The Belarusian economy’s main problem is the low level of international reserves, Marek Belka, director of the International Monetary Fund (IMF)’s European Department, said when meeting with Belarusian Prime Minister Syarhey Sidorski in Minsk on Tuesday.
Mr. Belka said that this is the "most burning issue." The low-level reserves "constitute a danger to the stability of the country," he warned.
"This is the main focus of the IMF`s program for Belarus that ends early next year," he said. "This is the underlying theme of discussions with [National Bank] governor Prakapovich and [Finance] Minister Kharkavets. We discussed it from different points of view. We discussed it from the point of view of the credit flow and its impact on the reserves outflow, as well as fiscal policy and its impact on domestic demand and reserves."
"In general, we are satisfied with the main flux of the economic policy pursued by the Belarusian government," Mr. Belka said.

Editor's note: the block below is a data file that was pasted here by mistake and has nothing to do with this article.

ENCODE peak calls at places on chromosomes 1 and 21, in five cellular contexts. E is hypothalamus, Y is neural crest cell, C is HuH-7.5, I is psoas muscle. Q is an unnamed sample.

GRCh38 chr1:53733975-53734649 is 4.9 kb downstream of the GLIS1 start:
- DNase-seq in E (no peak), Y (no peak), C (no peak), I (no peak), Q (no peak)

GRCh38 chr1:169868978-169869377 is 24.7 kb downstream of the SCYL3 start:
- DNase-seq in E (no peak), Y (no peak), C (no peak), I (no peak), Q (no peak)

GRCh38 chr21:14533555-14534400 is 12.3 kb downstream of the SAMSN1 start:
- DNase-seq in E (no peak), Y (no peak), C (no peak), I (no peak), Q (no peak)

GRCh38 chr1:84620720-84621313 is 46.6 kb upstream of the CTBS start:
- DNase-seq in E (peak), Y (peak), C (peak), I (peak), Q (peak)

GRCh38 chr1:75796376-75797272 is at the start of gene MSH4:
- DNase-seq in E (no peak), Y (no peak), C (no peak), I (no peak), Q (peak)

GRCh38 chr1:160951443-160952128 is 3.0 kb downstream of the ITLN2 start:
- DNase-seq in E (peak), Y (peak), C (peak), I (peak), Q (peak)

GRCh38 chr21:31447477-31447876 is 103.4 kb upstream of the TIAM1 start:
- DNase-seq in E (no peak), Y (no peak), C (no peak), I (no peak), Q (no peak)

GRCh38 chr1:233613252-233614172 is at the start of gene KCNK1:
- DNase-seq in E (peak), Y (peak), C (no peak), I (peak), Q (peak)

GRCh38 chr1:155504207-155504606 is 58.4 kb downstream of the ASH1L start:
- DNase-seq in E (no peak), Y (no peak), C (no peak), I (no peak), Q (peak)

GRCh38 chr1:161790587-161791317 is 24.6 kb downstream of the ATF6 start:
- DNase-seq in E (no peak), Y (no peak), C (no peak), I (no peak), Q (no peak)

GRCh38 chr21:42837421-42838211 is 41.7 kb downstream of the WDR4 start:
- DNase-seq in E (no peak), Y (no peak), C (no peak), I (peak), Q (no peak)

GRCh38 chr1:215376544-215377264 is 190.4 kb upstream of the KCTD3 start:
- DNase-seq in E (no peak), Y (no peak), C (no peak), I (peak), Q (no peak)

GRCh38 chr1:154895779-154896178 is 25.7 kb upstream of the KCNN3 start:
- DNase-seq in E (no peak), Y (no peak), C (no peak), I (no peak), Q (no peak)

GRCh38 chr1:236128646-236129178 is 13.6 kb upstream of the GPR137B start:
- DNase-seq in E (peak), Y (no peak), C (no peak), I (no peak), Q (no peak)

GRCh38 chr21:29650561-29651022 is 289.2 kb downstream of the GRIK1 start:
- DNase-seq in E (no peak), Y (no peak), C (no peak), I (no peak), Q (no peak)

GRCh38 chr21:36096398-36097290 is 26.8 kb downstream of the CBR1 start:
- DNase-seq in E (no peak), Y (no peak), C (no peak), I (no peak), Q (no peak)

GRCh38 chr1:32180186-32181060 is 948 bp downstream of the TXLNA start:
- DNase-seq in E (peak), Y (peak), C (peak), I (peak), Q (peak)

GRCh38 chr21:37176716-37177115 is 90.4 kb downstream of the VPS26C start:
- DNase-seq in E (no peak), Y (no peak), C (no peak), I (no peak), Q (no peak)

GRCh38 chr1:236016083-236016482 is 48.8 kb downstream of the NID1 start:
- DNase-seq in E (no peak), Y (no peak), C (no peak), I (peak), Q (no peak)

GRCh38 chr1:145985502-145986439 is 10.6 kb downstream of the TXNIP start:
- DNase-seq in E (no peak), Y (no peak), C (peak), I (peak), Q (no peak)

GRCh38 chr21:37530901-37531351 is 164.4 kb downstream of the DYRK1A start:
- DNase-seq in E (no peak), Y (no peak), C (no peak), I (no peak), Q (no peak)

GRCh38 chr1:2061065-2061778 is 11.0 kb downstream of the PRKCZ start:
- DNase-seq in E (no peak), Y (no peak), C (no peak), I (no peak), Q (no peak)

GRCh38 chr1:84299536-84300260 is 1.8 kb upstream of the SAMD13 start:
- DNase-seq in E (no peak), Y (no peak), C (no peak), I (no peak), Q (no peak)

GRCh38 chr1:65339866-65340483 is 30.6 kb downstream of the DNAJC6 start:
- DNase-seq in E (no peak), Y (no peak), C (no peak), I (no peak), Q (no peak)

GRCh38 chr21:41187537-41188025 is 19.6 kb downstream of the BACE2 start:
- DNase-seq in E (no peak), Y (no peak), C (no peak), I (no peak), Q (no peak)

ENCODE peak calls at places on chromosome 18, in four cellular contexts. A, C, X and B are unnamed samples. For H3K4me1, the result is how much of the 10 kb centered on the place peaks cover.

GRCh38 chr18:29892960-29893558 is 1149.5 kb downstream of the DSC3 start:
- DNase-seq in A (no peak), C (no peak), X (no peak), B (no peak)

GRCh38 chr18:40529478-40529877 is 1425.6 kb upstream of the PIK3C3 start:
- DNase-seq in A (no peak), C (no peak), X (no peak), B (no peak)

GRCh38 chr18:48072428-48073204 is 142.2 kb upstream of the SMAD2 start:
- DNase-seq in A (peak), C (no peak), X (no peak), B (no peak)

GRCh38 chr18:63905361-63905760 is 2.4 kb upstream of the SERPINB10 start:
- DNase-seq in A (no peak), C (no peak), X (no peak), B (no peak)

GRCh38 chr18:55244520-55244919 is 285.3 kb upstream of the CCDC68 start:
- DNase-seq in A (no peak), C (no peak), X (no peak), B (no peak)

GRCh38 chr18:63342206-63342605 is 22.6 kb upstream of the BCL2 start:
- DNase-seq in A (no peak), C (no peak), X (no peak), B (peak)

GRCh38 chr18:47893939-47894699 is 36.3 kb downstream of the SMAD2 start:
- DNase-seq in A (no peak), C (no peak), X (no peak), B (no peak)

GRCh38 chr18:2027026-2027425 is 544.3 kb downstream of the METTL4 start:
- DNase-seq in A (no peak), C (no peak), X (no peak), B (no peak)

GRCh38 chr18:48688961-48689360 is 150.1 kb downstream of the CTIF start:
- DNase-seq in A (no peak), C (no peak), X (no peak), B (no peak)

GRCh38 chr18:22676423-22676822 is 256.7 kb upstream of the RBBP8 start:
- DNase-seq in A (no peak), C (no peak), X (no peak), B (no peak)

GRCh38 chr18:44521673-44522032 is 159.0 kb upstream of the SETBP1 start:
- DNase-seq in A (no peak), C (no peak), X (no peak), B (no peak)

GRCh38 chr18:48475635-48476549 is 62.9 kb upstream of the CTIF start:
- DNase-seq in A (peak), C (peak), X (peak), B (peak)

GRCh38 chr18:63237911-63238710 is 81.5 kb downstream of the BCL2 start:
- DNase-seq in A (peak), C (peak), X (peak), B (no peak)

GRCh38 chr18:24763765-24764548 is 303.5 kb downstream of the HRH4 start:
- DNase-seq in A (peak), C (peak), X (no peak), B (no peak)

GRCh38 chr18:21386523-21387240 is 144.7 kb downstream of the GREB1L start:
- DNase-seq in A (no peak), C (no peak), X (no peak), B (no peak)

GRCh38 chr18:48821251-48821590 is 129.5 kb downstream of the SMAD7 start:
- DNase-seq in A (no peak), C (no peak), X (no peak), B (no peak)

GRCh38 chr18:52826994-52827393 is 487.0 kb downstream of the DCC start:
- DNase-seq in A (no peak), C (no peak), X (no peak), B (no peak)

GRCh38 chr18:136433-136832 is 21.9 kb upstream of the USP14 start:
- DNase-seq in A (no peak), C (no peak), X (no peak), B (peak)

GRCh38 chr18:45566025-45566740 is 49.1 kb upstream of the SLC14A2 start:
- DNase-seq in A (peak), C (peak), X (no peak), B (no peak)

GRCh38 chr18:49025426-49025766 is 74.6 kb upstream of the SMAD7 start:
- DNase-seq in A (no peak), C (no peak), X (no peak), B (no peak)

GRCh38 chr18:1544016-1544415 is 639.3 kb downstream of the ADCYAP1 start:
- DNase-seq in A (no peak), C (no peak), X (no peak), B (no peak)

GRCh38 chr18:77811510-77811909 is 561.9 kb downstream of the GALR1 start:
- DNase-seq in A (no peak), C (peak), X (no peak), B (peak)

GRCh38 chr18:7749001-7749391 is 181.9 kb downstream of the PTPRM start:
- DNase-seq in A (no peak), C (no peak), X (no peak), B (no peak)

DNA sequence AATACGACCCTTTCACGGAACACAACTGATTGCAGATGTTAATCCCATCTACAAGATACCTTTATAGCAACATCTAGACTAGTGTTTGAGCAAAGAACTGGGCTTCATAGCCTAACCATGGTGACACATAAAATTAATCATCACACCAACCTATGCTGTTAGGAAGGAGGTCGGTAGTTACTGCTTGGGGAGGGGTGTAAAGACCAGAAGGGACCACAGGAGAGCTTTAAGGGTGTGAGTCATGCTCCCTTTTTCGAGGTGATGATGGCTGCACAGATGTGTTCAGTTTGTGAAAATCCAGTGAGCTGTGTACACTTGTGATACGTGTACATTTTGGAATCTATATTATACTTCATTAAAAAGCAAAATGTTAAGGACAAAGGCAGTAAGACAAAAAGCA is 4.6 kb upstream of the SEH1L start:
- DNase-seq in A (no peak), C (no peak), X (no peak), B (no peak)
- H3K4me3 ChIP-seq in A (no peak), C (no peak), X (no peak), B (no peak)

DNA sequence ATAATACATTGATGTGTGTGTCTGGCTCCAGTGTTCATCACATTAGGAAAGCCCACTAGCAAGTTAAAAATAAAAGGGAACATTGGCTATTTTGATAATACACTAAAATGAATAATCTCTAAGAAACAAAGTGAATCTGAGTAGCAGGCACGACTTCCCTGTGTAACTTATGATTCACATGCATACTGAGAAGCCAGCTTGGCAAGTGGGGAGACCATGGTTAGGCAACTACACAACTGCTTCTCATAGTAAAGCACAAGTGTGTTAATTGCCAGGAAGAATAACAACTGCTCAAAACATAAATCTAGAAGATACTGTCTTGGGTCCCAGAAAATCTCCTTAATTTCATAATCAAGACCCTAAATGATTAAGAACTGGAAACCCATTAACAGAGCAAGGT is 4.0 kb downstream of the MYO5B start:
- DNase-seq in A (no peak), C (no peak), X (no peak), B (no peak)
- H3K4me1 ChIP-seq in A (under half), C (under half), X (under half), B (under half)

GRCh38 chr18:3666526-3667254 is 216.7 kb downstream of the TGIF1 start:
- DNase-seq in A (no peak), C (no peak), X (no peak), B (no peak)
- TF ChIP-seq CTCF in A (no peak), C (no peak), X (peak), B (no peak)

On August 18, an IMF team began a two-week mission in Belarus to hold consultations on the country’s economic performance and prepare a second review that will be used by the IMF Board of Directors for deciding whether or not to give Belarus a new tranche of a $3.52-billion stand-by loan.
Mr. Belka said that the consultations focus on long-term issues of the Belarusian economy, in particular efforts to continue the high rate of economic growth that the country had in the pre-crisis period.
According to Belarus’ official statisticians, the country’s international reserves increased by $512 million in July to $3,161.9 million. The increase was due to a $680-million tranche that Belarus received from the IMF on July 2 under its stand-by loan arrangement.
The calculations were reportedly made according to the International Monetary Fund`s Special Data Dissemination Standard. The reserves increased by $100.8 million in the first seven months, said the National Statistics Committee.